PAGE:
2. Instill good habits. There are many great habits you can teach your children that will help them stay healthy during the school year. Begin instilling these habits at an early age, and be sure to lead by example. Kids will be much more willing to embrace habits when they see you performing the same actions on a daily basis. Check out a few of the most important habits that will keep their little bodies super healthy:

Make sure they get enough sleep. Sleep is the body’s time to rejuvenate–if your child isn’t getting enough sleep, it can seriously impact their immune system. It is recommended that elementary-age children get 10-11 hours of sleep per night, and 9-9 1/2 hours for teens (although many teens get far less sleep than they need, because of busy schedules and changes in sleep patterns). The transition to a new school year can be especially challenging–many kids become accustomed to later nights during the summer months, and a sudden change just won’t work. Be sure to start gradually moving your daily bedtime routine earlier each night for a few weeks before school starts. This will help your child adjust to the different bedtime schedule. Busy schedules during the school year can make it hard to stick to an earlier bedtime, but sleep should definitely be made a priority.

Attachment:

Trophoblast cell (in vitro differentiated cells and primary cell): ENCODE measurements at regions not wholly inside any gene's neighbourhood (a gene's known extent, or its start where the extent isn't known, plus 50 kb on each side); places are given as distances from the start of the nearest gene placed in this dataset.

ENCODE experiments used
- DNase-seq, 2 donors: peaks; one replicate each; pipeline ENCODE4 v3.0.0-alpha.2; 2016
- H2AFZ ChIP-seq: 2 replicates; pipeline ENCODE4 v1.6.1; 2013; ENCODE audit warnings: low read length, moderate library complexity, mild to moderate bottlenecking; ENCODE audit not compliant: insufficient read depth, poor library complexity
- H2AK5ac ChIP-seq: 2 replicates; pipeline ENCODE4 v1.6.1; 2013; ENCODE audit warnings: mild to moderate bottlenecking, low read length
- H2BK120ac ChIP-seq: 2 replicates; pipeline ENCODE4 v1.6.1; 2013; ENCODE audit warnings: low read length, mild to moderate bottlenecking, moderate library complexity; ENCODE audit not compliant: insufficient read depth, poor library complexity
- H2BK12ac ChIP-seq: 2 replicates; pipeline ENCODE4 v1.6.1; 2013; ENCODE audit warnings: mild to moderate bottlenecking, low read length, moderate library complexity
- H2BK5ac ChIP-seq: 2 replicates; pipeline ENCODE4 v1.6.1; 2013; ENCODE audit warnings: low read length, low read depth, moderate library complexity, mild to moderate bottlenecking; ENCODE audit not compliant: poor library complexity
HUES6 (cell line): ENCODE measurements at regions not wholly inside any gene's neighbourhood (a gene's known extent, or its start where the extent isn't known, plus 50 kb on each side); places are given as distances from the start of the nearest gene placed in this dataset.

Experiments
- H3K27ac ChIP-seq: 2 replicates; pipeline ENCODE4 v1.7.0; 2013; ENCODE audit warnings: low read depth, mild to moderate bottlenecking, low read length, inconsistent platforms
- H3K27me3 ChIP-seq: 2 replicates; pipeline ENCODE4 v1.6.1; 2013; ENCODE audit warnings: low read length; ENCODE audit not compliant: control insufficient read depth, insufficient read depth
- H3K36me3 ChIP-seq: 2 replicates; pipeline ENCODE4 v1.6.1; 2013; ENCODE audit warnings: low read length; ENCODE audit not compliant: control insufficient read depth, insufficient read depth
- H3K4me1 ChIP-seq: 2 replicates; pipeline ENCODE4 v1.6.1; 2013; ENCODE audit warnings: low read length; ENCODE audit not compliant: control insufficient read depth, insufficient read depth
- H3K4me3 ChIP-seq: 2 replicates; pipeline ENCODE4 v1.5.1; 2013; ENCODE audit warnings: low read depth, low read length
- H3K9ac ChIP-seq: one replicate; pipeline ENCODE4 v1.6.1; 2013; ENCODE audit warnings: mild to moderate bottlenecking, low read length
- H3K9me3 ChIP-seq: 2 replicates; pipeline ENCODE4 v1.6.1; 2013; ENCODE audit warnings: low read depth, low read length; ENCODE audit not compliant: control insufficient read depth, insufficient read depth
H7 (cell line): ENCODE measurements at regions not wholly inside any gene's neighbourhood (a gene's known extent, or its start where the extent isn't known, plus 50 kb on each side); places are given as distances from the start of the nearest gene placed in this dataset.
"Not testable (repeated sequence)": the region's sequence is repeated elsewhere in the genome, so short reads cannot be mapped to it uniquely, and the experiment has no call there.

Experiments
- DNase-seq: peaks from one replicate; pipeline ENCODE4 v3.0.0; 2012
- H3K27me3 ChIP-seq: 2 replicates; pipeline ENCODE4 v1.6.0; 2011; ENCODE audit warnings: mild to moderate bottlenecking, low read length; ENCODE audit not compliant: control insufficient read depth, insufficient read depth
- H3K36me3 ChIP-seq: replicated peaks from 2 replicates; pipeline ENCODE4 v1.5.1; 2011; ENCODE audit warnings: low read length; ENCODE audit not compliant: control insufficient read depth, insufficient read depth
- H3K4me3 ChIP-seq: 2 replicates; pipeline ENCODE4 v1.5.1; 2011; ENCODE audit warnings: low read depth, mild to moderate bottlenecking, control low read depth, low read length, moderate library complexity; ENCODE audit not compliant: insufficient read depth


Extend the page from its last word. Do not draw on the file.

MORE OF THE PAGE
Pack a healthy lunch. Lunch is an important part of the school day–a great lunch provides fuel for the brain and important nutrients for the body. Eating well helps your child’s immune system, and a balanced diet is incredibly important. It can seem like a challenge to build a healthy lunch that your child can take to school, but it’s really not that hard. Check out this article from Parents magazine for some really awesome brown bag lunch ideas. 
Exercise! You might think your children get enough exercise once they get out of school and run around the playground at warp speed, but the truth is, they spend most of their day at school sitting down. Just like us, our kids need lots of exercise to keep their bodies strong. Exercise also improves mood and strengthens your body’s immune system. Bike rides, nature walks, and playing sports in your yard or at the park are all great ways to exercise together and get in some fun family time.